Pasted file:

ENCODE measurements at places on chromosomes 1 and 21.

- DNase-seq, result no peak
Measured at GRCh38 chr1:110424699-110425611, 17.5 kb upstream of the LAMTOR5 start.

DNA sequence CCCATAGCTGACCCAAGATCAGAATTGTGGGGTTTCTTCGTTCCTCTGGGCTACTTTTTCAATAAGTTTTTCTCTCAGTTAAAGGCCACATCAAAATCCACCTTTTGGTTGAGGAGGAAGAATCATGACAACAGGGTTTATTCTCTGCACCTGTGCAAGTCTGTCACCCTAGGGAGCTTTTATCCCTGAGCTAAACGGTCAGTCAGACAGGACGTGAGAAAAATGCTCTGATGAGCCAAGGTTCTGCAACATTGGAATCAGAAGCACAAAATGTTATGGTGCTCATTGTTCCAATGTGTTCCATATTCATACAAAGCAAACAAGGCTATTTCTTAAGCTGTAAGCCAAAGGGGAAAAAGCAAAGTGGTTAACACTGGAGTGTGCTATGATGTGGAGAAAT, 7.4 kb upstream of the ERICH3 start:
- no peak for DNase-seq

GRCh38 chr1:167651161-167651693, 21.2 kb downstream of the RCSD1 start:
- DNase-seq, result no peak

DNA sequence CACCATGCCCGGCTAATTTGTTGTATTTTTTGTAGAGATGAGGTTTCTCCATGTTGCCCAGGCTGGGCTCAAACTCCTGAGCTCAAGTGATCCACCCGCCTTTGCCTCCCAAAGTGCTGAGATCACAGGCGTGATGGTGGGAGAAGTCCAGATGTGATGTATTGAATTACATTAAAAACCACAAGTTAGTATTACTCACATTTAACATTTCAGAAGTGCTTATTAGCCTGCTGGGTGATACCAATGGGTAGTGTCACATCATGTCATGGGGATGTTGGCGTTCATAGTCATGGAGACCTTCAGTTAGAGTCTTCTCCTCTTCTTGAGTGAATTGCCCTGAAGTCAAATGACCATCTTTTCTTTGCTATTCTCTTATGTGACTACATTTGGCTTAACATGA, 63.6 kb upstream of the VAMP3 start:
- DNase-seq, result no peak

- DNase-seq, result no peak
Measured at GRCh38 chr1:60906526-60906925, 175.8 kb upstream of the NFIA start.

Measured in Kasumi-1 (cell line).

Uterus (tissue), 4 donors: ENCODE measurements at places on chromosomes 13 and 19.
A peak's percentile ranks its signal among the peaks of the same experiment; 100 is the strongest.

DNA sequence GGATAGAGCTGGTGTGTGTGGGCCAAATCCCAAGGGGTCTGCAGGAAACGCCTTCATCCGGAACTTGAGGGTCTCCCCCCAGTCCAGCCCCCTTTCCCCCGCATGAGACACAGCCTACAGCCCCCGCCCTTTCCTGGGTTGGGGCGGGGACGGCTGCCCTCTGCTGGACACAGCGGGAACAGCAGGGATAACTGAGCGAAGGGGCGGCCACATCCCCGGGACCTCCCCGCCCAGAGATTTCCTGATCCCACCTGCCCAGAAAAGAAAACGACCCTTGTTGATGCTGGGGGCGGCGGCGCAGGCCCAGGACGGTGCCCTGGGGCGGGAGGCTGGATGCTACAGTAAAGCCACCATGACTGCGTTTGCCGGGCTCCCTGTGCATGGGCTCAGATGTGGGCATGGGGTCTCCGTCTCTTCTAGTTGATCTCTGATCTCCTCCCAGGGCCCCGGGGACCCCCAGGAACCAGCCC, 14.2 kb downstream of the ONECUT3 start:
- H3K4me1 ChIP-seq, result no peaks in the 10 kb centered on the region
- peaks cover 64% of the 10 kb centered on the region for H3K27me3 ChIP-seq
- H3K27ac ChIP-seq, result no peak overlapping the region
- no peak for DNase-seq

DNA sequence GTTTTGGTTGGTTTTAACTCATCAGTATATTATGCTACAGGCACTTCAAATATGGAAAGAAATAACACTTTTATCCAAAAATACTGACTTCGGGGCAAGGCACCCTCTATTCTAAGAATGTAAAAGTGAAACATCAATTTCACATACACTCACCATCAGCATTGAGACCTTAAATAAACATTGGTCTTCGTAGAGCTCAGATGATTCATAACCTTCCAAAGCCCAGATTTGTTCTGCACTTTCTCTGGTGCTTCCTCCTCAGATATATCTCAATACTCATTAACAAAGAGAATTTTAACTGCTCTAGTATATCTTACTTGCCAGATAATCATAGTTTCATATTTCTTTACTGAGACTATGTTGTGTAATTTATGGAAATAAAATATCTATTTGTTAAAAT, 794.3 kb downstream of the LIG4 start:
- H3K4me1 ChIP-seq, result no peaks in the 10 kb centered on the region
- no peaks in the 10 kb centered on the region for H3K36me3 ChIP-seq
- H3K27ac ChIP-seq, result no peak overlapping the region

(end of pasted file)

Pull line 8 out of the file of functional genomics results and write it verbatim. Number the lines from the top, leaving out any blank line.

DNA sequence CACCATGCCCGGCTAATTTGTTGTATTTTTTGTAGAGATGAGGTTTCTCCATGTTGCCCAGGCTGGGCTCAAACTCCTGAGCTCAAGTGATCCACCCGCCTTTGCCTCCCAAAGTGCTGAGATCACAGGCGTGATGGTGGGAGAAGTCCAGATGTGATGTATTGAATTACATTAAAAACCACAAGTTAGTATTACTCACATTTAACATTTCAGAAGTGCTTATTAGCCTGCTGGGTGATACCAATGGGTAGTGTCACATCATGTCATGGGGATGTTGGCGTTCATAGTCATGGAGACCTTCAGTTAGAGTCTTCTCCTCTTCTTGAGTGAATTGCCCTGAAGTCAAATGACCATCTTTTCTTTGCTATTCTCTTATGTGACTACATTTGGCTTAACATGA, 63.6 kb upstream of the VAMP3 start: